Author Archive for Kimberly Muench

Each Child is Different, meet them where they are…

Each Child is Different, meet them where they are

Photo Credit: Victor Cristian Mitroi, Flickr.com

The oldest of my five children, Nick, who is twenty-seven, and my second son, Allen-Michael, twenty-one, could not be more different from one another. Because they were raised by the same mother I just assumed the boys would be more alike. Though it makes no sense to expect this since I now understand each child arrives in the world with his own temperament, sets of challenges, and lessons for us, and a unique destiny to pursue as well.

Over the past few years, having made the shift from thinking and “do-ing” my parenting from a place where I was in charge of the teaching of my children, to the daily practice of the concept of their teaching me has been the wildest, yet most enlightening/rewarding journey of my life.

When I let go of my expectations (even those I would not have verbally acknowledged) and simply met my sons where they were, my world opened up.

For instance, Nick has been challenged with addiction to alcohol. He has battled this disease (some days more so than others) since he was fifteen years old. Almost five years sober at this point, he doesn’t attribute his recovery to faith in God or any other Higher Power. If you ask Nick he will say his fear of going back to jail is what keeps him away from any bottle. Nick does believe in God, but doesn’t actively pursue a relationship through church attendance or in his everyday life. He was raised Catholic (I will admit, inconsistently), but doesn’t care to make time for spirituality or religion today.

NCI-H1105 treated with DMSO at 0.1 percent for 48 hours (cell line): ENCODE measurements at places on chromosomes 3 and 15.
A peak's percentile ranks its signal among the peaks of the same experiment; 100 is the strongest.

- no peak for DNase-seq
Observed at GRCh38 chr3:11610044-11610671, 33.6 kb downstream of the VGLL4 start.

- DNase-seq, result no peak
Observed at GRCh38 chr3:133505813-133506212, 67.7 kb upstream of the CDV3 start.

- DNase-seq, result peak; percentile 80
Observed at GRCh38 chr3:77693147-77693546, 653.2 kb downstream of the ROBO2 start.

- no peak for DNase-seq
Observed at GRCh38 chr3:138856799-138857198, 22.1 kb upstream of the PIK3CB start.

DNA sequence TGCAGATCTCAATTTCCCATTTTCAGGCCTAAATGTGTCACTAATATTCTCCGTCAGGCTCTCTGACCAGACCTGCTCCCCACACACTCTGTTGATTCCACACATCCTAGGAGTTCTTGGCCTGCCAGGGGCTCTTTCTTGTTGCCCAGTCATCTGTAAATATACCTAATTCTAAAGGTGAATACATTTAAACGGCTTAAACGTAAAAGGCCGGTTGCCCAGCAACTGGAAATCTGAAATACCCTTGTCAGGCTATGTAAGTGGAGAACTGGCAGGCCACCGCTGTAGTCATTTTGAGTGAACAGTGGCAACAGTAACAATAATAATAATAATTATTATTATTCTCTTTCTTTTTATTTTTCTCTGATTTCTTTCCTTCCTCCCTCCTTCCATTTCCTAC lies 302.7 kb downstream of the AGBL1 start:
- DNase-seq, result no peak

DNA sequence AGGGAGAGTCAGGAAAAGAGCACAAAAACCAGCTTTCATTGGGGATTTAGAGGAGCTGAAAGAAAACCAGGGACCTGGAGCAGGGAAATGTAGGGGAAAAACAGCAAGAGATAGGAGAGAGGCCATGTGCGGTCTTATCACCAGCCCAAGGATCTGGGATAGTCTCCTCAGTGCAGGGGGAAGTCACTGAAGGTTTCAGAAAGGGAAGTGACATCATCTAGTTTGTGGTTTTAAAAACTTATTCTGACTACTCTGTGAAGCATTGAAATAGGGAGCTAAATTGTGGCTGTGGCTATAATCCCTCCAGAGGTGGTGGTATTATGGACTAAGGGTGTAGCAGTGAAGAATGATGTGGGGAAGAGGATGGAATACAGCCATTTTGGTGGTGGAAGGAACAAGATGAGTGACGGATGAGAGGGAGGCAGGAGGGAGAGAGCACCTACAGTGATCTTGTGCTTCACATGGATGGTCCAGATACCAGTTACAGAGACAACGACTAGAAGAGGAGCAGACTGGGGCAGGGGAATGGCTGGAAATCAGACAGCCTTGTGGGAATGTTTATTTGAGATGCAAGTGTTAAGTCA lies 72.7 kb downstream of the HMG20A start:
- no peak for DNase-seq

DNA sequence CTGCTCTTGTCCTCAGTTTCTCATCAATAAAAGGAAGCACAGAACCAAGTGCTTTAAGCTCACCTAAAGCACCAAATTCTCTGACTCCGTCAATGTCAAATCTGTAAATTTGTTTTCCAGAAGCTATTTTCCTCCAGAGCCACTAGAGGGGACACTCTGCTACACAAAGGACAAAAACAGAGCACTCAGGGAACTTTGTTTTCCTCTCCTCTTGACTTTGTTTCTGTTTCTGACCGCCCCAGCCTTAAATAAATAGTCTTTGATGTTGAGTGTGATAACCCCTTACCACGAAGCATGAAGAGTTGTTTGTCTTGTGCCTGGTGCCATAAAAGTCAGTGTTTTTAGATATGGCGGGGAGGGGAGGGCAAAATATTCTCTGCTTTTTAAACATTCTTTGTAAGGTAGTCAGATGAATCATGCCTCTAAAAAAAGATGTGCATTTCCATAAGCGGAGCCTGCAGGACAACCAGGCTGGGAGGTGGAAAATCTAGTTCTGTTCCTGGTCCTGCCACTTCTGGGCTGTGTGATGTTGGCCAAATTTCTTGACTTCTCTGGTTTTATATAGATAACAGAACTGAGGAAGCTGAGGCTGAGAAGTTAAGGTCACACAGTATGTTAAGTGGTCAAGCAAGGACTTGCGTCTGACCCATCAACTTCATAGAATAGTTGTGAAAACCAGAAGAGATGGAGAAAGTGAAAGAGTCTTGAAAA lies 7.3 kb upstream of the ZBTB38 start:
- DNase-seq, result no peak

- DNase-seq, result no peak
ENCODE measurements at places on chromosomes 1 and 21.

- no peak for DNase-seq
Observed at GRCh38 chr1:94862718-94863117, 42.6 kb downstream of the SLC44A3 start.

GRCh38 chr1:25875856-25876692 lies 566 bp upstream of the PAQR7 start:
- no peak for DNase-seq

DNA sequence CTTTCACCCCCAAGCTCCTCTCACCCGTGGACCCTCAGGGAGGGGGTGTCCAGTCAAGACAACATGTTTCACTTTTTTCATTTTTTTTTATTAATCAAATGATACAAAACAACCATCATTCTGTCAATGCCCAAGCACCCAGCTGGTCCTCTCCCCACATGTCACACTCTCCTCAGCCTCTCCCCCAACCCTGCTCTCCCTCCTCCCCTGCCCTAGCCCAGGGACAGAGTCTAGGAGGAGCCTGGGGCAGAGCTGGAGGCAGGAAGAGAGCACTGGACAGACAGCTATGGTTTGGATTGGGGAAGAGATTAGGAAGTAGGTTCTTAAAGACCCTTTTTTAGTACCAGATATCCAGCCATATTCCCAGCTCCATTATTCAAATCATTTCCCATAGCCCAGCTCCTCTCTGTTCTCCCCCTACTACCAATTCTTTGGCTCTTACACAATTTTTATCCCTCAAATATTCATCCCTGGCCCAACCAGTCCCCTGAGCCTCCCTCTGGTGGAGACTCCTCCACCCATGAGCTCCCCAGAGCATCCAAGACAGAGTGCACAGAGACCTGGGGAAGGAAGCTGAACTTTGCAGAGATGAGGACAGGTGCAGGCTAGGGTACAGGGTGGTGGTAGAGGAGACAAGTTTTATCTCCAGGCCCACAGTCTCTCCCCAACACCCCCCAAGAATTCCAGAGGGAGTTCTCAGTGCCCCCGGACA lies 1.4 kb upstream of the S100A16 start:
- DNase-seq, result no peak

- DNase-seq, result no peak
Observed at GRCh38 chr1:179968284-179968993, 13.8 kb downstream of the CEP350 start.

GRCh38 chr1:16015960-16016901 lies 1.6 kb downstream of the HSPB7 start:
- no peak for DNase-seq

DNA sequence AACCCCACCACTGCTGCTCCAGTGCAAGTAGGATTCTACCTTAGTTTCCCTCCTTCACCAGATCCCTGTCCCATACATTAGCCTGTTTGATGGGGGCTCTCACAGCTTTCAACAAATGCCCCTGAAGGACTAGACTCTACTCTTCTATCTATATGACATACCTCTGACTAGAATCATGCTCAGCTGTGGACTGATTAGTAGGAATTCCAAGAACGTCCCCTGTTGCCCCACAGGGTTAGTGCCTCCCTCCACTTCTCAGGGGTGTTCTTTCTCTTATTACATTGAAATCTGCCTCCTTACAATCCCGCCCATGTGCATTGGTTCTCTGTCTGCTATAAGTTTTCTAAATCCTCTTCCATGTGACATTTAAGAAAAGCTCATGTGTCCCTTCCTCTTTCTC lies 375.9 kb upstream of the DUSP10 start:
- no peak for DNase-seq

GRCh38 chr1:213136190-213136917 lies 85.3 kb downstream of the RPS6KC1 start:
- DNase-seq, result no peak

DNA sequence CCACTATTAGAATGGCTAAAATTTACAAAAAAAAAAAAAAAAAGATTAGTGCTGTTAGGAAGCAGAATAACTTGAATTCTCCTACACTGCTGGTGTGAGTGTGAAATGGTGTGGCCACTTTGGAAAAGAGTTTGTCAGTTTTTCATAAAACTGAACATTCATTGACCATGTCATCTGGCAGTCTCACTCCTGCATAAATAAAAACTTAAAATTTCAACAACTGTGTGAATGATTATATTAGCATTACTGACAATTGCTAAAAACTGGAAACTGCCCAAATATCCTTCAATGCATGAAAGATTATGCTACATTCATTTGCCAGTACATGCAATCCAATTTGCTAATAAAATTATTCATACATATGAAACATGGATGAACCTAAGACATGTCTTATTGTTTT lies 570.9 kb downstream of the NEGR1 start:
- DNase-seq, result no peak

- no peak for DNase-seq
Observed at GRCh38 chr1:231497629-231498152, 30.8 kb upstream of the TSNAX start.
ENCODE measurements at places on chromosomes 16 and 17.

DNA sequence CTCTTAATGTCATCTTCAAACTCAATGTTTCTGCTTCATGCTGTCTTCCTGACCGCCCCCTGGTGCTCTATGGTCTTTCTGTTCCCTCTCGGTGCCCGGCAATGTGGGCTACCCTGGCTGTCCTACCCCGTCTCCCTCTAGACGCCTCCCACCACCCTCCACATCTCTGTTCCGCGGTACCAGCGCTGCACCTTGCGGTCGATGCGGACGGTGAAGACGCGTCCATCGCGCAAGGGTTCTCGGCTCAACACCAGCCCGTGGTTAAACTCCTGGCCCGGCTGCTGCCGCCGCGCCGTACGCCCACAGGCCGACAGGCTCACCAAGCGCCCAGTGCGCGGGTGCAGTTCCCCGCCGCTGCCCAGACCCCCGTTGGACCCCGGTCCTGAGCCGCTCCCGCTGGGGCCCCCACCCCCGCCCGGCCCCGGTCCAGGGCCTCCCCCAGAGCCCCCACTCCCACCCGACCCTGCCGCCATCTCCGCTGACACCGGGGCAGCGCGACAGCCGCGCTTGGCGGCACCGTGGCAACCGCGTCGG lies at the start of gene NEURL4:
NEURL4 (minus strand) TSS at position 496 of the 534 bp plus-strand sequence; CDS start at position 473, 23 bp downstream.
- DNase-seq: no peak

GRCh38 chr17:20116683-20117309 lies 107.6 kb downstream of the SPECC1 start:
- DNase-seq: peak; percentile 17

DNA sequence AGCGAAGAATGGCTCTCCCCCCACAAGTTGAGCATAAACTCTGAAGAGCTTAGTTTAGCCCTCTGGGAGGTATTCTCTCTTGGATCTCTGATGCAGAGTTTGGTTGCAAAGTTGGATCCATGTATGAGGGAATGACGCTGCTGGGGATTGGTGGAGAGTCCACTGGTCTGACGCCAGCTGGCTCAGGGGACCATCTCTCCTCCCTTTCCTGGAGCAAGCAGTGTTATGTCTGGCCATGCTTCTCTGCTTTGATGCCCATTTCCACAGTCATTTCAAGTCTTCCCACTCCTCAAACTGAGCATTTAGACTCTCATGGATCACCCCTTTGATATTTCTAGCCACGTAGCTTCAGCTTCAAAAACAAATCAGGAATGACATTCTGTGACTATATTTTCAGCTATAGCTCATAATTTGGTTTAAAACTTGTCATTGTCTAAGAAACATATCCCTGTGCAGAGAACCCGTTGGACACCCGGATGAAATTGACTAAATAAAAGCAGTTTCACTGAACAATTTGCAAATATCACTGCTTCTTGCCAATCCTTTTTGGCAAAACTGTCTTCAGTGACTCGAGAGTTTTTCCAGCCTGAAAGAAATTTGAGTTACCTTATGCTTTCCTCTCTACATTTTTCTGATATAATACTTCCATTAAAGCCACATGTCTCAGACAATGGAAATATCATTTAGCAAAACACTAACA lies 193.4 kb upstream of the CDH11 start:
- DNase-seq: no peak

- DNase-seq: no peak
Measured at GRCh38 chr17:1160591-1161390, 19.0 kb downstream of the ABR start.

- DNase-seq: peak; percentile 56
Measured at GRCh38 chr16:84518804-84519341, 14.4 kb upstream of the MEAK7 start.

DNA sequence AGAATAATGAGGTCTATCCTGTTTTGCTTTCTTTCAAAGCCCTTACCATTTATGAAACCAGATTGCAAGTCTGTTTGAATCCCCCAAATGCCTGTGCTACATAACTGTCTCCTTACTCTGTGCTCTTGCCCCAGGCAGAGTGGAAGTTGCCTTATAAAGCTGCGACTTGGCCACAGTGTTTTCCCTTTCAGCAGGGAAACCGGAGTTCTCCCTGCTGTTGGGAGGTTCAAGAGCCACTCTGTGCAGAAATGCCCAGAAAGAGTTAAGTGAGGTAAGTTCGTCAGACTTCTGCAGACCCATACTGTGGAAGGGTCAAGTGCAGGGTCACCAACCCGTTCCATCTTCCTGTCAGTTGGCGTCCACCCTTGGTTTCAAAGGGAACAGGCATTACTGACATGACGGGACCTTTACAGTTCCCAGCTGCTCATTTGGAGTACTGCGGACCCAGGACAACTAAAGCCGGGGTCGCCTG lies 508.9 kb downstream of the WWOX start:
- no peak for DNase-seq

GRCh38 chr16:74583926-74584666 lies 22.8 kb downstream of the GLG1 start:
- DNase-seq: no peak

Allen-Michael, on the other hand, who was also raised “inconsistently Catholic” has had an increasingly close relationship with God since his teen years. Calm and easy-going from the day he arrived in the world, he avidly pursues daily mass, mission work, feeding the homeless, and even contemplating the priesthood. Allen-Michael feels very strongly about the gospel and looks to the lives of Catholic saints as inspiration for his own.

It appears to be too early to tell what role faith and religion will play the lives of my youngest three children, but they continue to be raised in the same way by a mother who often verbally and through her actions places more value in the intuition of a higher calling and a purpose greater then oneself than on the structure of any denomination or book.

What I love most about the different ways in which my children approach life is their ability to show respect for, and tolerance of one another choices to take a path different from their own. Knowing, above all else, I have helped create an environment for that to happen in is very gratifying.

What do you say and do to foster a sense of individuality in your children?

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Conscious Parenting: Raising the next generation to new heights!

Photo Credit:  Matt, Flickr.com

Photo Credit: Matt, Flickr.com